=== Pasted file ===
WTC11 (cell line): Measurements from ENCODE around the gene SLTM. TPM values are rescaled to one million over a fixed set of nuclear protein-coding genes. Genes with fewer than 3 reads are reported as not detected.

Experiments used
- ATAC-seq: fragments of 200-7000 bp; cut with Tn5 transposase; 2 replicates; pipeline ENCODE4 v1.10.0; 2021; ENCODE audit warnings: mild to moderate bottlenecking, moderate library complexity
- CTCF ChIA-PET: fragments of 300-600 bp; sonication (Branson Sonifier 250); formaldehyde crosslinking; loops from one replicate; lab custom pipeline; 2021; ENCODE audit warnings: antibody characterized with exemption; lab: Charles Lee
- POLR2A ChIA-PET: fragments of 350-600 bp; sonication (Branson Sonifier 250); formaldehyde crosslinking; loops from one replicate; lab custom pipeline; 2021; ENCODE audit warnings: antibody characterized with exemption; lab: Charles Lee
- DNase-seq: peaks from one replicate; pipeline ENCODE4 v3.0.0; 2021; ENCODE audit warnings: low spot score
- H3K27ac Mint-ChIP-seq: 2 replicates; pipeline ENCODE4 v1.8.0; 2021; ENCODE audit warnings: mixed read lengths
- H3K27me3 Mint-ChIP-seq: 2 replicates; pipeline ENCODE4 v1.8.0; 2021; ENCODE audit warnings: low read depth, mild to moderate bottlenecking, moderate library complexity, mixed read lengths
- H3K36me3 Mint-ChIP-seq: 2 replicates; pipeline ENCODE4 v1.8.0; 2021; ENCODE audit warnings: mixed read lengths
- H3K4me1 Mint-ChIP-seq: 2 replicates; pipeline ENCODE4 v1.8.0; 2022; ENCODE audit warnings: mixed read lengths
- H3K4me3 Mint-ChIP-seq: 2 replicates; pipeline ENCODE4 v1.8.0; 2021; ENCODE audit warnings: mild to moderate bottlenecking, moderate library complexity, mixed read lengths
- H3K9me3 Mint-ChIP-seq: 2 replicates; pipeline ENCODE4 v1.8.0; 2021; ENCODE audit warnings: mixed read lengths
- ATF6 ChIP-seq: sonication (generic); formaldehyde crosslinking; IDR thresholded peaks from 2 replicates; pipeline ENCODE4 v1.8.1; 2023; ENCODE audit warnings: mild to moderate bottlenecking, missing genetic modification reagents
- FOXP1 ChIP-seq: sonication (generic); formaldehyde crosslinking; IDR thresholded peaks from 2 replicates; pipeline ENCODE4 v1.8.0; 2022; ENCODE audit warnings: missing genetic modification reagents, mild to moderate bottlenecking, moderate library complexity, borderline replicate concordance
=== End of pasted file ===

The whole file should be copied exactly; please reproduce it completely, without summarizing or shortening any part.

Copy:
WTC11 (cell line): Measurements from ENCODE around the gene SLTM. TPM values are rescaled to one million over a fixed set of nuclear protein-coding genes. Genes with fewer than 3 reads are reported as not detected.

Experiments used
- ATAC-seq: fragments of 200-7000 bp; cut with Tn5 transposase; 2 replicates; pipeline ENCODE4 v1.10.0; 2021; ENCODE audit warnings: mild to moderate bottlenecking, moderate library complexity
- CTCF ChIA-PET: fragments of 300-600 bp; sonication (Branson Sonifier 250); formaldehyde crosslinking; loops from one replicate; lab custom pipeline; 2021; ENCODE audit warnings: antibody characterized with exemption; lab: Charles Lee
- POLR2A ChIA-PET: fragments of 350-600 bp; sonication (Branson Sonifier 250); formaldehyde crosslinking; loops from one replicate; lab custom pipeline; 2021; ENCODE audit warnings: antibody characterized with exemption; lab: Charles Lee
- DNase-seq: peaks from one replicate; pipeline ENCODE4 v3.0.0; 2021; ENCODE audit warnings: low spot score
- H3K27ac Mint-ChIP-seq: 2 replicates; pipeline ENCODE4 v1.8.0; 2021; ENCODE audit warnings: mixed read lengths
- H3K27me3 Mint-ChIP-seq: 2 replicates; pipeline ENCODE4 v1.8.0; 2021; ENCODE audit warnings: low read depth, mild to moderate bottlenecking, moderate library complexity, mixed read lengths
- H3K36me3 Mint-ChIP-seq: 2 replicates; pipeline ENCODE4 v1.8.0; 2021; ENCODE audit warnings: mixed read lengths
- H3K4me1 Mint-ChIP-seq: 2 replicates; pipeline ENCODE4 v1.8.0; 2022; ENCODE audit warnings: mixed read lengths
- H3K4me3 Mint-ChIP-seq: 2 replicates; pipeline ENCODE4 v1.8.0; 2021; ENCODE audit warnings: mild to moderate bottlenecking, moderate library complexity, mixed read lengths
- H3K9me3 Mint-ChIP-seq: 2 replicates; pipeline ENCODE4 v1.8.0; 2021; ENCODE audit warnings: mixed read lengths
- ATF6 ChIP-seq: sonication (generic); formaldehyde crosslinking; IDR thresholded peaks from 2 replicates; pipeline ENCODE4 v1.8.1; 2023; ENCODE audit warnings: mild to moderate bottlenecking, missing genetic modification reagents
- FOXP1 ChIP-seq: sonication (generic); formaldehyde crosslinking; IDR thresholded peaks from 2 replicates; pipeline ENCODE4 v1.8.0; 2022; ENCODE audit warnings: missing genetic modification reagents, mild to moderate bottlenecking, moderate library complexity, borderline replicate concordance